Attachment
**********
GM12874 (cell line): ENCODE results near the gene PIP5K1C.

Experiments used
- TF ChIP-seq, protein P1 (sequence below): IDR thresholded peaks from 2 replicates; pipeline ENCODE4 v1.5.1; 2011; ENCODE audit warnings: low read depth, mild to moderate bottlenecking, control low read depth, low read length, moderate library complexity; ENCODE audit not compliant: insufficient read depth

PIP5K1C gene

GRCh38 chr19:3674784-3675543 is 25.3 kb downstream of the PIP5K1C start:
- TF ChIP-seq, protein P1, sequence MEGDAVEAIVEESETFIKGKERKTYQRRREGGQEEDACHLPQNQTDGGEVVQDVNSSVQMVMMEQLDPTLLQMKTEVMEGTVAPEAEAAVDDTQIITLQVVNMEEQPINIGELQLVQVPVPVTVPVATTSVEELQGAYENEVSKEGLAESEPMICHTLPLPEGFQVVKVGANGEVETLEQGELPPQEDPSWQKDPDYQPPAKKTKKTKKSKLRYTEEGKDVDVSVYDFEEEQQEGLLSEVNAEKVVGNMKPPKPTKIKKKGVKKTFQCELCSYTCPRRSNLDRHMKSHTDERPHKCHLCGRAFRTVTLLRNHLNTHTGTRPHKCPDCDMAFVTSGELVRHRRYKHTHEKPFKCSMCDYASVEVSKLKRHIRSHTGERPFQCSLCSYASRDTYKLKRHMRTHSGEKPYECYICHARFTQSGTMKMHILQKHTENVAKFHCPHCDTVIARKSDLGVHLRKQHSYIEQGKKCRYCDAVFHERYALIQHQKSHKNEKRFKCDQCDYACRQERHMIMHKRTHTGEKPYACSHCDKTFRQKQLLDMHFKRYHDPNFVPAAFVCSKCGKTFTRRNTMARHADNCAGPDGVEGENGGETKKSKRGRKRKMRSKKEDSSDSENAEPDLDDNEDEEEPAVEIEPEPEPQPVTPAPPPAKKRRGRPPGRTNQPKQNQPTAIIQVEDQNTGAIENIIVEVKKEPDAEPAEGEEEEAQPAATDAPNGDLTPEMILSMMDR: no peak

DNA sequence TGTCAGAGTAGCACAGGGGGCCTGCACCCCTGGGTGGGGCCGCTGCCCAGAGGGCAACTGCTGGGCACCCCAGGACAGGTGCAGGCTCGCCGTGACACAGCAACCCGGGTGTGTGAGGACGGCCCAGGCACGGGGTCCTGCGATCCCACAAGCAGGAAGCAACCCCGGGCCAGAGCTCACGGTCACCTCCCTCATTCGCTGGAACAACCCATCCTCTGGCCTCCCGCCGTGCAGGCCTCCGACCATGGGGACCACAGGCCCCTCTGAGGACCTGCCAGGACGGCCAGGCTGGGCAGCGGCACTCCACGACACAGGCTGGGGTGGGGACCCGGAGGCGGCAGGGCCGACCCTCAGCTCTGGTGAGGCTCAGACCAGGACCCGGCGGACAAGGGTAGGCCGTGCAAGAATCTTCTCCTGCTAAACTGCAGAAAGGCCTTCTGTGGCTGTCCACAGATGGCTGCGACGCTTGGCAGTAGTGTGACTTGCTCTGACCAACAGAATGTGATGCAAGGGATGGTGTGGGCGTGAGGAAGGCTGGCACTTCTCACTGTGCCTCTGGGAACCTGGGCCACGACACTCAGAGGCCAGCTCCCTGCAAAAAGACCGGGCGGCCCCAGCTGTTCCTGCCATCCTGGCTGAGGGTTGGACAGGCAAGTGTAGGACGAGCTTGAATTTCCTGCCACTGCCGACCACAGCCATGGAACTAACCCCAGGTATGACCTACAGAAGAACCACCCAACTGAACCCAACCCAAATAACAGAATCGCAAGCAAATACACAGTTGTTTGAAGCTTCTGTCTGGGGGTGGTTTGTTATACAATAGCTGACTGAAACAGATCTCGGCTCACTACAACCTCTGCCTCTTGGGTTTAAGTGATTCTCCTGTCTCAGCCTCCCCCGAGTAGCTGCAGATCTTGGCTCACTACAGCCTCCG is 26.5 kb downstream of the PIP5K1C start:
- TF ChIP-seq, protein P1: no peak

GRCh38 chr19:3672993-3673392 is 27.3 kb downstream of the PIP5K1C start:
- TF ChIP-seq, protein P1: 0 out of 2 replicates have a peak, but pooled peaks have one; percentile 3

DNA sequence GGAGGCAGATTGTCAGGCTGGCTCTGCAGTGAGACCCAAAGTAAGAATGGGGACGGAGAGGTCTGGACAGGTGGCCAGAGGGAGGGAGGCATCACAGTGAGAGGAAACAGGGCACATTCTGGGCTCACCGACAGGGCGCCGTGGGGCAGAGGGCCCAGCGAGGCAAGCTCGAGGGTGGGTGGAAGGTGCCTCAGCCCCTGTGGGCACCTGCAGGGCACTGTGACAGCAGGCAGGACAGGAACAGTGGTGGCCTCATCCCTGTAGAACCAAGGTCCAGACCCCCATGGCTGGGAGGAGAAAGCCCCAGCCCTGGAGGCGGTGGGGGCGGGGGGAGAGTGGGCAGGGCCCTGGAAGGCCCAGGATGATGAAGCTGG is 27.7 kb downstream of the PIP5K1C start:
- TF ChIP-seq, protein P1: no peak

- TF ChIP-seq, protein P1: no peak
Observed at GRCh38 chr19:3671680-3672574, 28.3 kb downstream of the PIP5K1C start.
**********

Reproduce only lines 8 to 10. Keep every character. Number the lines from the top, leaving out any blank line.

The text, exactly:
- TF ChIP-seq, protein P1: no peak

GRCh38 chr19:3672993-3673392 is 27.3 kb downstream of the PIP5K1C start:
- TF ChIP-seq, protein P1: 0 out of 2 replicates have a peak, but pooled peaks have one; percentile 3